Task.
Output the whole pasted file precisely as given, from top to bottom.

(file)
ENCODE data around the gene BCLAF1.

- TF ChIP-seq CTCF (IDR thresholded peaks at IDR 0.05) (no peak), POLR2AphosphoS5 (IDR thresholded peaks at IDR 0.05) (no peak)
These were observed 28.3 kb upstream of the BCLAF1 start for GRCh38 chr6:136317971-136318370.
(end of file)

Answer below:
ENCODE data around the gene BCLAF1.

- TF ChIP-seq CTCF (IDR thresholded peaks at IDR 0.05) (no peak), POLR2AphosphoS5 (IDR thresholded peaks at IDR 0.05) (no peak)
These were observed 28.3 kb upstream of the BCLAF1 start for GRCh38 chr6:136317971-136318370.